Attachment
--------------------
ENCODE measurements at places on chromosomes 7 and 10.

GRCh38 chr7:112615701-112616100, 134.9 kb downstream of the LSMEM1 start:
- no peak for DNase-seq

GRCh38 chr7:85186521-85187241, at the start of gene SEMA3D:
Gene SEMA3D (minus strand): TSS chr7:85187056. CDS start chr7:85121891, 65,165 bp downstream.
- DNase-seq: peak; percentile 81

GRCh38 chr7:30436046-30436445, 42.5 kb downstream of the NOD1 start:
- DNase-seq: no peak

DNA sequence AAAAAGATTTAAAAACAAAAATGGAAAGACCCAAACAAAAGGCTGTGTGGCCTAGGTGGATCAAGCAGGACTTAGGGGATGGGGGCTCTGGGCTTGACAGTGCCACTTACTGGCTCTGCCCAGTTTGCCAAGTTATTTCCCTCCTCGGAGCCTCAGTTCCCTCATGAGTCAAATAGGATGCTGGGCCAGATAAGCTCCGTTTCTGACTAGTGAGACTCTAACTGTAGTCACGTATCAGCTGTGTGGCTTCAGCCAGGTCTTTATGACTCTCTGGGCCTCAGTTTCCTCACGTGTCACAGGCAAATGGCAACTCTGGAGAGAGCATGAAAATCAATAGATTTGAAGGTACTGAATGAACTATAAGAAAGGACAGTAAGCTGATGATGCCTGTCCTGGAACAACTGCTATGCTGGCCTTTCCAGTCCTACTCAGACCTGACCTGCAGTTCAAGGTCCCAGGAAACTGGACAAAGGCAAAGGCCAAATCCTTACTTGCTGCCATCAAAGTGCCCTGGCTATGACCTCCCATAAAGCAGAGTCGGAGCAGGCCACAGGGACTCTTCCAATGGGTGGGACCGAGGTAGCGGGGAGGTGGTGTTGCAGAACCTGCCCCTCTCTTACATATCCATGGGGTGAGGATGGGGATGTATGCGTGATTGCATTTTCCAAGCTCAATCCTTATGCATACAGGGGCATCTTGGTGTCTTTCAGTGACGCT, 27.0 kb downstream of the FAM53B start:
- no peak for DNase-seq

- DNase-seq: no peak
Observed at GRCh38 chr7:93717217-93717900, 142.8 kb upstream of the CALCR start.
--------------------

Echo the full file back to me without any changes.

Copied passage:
ENCODE measurements at places on chromosomes 7 and 10.

GRCh38 chr7:112615701-112616100, 134.9 kb downstream of the LSMEM1 start:
- no peak for DNase-seq

GRCh38 chr7:85186521-85187241, at the start of gene SEMA3D:
Gene SEMA3D (minus strand): TSS chr7:85187056. CDS start chr7:85121891, 65,165 bp downstream.
- DNase-seq: peak; percentile 81

GRCh38 chr7:30436046-30436445, 42.5 kb downstream of the NOD1 start:
- DNase-seq: no peak

DNA sequence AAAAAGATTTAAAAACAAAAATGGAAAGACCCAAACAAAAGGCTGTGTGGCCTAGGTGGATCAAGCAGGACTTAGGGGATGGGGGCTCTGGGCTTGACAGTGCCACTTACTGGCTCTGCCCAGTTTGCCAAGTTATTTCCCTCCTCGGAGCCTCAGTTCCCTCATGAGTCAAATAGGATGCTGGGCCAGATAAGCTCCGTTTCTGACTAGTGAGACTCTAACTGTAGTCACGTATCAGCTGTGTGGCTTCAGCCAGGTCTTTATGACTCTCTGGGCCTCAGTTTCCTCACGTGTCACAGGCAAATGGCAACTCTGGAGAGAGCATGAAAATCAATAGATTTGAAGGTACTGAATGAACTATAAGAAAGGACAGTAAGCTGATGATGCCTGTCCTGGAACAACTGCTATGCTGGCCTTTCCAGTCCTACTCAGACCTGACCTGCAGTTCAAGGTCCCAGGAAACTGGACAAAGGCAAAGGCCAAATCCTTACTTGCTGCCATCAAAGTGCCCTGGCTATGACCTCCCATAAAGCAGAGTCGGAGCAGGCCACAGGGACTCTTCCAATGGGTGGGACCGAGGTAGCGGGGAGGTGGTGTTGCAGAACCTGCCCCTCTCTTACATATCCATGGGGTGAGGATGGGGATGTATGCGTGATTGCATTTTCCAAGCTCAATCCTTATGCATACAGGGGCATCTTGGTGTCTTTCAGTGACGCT, 27.0 kb downstream of the FAM53B start:
- no peak for DNase-seq

- DNase-seq: no peak
Observed at GRCh38 chr7:93717217-93717900, 142.8 kb upstream of the CALCR start.